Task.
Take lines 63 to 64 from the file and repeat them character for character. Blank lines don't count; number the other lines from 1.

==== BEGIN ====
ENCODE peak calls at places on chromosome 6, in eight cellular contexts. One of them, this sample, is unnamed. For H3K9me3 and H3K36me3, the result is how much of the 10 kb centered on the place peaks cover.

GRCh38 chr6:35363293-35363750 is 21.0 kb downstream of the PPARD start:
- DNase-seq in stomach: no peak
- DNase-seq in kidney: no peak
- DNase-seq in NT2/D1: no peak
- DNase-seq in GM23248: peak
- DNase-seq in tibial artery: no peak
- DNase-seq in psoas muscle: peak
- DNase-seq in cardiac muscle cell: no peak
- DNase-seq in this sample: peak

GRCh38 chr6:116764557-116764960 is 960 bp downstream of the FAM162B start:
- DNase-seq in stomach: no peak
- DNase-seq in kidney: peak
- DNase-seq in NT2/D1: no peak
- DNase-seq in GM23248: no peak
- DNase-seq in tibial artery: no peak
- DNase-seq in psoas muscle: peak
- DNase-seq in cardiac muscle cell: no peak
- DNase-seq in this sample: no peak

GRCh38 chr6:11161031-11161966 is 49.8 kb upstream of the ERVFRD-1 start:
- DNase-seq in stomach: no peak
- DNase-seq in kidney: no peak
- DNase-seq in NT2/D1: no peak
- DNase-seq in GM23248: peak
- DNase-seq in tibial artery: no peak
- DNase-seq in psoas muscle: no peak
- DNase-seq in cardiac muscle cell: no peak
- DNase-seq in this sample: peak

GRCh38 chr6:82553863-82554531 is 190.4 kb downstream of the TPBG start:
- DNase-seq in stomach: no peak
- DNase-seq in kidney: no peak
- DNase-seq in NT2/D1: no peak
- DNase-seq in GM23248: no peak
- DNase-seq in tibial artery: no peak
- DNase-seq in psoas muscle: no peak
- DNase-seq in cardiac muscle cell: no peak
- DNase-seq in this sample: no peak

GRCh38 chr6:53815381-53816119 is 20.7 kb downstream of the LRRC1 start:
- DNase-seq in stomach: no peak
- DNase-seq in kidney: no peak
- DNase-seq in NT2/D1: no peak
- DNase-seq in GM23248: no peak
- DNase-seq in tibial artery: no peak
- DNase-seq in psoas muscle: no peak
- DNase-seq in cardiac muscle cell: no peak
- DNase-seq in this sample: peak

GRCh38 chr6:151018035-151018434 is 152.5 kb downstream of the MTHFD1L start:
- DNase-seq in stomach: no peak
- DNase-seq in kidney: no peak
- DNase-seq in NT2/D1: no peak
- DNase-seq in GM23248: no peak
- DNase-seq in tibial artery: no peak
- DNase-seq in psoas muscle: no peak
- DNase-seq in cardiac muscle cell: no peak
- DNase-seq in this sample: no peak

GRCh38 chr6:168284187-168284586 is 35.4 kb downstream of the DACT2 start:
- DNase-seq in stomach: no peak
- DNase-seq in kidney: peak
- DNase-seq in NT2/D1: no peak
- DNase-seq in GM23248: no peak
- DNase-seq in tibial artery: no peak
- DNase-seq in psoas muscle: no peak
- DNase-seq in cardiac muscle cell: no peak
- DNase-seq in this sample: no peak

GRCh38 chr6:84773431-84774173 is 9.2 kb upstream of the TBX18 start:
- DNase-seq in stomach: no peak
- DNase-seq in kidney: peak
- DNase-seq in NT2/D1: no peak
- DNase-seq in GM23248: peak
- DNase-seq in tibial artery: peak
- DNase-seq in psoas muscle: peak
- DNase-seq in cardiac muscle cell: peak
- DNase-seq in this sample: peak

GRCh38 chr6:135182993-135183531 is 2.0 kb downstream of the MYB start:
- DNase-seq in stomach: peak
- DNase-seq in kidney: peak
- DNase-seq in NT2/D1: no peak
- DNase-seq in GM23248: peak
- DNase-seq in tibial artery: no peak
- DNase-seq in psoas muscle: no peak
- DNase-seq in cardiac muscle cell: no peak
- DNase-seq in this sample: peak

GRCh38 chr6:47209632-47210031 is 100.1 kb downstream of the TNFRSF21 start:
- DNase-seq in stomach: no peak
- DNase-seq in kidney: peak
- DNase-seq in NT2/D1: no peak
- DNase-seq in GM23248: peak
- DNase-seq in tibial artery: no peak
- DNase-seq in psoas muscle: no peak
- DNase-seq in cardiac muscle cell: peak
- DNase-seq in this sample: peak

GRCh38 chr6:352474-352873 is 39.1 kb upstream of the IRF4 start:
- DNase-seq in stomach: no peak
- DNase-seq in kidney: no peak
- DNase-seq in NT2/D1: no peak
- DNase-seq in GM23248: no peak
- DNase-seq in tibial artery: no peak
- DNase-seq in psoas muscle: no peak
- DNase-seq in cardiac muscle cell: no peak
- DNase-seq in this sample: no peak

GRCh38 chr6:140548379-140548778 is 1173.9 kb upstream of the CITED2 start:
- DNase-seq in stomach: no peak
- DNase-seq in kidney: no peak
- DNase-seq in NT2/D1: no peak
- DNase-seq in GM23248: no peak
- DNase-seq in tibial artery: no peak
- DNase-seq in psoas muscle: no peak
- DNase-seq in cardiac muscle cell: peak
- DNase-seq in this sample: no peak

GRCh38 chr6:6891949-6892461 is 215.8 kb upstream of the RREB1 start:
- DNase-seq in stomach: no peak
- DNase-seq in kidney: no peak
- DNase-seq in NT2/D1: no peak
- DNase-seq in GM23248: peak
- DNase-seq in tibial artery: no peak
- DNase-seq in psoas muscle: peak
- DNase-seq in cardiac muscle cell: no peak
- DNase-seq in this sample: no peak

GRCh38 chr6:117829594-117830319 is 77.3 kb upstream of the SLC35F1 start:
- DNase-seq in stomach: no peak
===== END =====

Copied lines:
- DNase-seq in cardiac muscle cell: no peak
- DNase-seq in this sample: no peak